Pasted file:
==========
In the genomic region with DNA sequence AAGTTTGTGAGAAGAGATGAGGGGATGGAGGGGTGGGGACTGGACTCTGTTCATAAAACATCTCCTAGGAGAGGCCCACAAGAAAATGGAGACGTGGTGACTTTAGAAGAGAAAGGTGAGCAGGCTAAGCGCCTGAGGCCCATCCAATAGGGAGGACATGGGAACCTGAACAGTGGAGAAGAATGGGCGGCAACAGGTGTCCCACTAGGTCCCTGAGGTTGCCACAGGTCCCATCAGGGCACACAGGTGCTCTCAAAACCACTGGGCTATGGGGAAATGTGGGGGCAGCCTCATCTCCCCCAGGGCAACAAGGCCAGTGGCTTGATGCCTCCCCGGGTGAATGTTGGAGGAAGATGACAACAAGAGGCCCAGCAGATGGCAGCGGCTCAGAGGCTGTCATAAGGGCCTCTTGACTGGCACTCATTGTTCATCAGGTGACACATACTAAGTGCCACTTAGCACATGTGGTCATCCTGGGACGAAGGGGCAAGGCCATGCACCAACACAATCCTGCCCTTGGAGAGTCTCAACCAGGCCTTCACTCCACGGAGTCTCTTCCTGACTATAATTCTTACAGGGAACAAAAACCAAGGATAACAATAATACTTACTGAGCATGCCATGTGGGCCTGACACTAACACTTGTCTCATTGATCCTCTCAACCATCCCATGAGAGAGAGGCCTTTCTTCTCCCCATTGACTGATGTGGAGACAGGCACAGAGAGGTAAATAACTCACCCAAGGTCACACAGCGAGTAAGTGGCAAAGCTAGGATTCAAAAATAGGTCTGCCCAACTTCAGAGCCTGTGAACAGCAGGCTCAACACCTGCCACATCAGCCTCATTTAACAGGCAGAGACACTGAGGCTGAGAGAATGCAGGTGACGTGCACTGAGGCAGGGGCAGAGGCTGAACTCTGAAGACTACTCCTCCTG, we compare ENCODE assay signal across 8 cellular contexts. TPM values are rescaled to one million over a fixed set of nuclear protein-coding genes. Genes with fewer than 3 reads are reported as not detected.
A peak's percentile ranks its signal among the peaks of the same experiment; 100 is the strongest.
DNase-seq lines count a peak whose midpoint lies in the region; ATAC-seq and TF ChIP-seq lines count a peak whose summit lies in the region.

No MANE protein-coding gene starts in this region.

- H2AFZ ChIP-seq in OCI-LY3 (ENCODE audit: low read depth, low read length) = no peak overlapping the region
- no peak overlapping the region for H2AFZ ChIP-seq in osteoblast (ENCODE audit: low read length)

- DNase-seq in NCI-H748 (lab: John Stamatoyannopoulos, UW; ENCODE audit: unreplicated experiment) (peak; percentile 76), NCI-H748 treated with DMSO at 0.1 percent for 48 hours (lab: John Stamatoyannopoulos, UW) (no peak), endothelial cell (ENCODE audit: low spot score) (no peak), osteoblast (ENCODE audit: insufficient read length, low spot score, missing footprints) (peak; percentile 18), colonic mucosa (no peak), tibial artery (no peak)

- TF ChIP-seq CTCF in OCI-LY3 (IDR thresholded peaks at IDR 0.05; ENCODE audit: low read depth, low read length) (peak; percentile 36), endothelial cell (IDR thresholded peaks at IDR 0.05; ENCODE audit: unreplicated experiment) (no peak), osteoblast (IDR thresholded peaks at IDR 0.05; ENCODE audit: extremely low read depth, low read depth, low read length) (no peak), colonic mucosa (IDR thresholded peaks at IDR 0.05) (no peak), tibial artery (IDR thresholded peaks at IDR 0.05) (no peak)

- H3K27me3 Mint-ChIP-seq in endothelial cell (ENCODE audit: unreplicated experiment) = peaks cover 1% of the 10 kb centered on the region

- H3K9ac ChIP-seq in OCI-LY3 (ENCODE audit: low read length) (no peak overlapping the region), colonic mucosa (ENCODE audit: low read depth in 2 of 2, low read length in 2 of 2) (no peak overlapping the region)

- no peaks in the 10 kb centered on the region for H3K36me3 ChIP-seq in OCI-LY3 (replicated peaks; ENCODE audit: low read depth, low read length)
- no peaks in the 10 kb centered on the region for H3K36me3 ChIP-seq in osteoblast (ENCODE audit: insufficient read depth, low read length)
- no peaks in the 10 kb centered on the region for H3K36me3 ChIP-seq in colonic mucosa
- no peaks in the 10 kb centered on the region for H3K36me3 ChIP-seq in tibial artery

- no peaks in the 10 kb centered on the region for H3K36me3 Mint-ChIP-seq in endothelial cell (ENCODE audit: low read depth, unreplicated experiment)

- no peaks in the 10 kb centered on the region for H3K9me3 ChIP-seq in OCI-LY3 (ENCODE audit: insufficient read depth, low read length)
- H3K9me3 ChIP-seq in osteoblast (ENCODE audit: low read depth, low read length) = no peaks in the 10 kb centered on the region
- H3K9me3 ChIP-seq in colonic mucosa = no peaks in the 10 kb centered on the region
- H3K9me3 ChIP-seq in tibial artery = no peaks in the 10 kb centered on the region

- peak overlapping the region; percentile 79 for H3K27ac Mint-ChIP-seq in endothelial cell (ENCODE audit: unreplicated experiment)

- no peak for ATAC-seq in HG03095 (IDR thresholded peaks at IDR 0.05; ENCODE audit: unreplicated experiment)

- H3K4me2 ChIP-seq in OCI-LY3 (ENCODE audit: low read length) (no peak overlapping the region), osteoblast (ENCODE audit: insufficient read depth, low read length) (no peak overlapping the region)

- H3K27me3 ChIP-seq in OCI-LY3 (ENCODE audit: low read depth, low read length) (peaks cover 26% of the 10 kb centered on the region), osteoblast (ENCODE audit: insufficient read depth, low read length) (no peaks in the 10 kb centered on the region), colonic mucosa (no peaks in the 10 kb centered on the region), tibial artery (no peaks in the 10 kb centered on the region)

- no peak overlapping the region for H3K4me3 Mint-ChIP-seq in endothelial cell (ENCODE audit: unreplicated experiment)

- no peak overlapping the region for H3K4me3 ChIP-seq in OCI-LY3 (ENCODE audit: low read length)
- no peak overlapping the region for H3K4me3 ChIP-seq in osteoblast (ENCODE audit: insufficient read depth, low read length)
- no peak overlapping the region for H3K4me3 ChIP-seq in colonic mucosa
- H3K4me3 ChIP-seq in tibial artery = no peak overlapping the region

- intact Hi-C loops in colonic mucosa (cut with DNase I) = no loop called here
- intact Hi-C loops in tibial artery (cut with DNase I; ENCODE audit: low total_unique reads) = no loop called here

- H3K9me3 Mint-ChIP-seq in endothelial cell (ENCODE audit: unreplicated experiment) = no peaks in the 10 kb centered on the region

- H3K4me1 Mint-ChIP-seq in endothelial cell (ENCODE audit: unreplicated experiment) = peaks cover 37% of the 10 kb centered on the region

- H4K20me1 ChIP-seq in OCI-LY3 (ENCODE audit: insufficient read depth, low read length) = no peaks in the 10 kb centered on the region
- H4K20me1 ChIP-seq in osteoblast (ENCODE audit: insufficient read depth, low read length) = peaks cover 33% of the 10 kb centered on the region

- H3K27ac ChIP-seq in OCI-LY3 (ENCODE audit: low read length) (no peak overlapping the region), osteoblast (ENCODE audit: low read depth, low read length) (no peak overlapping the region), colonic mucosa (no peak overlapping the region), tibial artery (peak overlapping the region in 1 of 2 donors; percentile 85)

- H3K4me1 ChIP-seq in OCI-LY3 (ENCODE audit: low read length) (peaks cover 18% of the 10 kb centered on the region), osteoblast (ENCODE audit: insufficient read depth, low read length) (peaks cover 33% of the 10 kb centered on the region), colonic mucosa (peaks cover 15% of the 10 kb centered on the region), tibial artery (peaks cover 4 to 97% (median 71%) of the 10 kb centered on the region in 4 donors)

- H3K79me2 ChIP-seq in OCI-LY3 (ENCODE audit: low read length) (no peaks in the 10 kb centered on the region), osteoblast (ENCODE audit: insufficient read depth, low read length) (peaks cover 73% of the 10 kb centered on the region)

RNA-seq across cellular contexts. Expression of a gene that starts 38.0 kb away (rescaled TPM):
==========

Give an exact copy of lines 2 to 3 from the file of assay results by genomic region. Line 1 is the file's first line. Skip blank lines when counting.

A peak's percentile ranks its signal among the peaks of the same experiment; 100 is the strongest.
DNase-seq lines count a peak whose midpoint lies in the region; ATAC-seq and TF ChIP-seq lines count a peak whose summit lies in the region.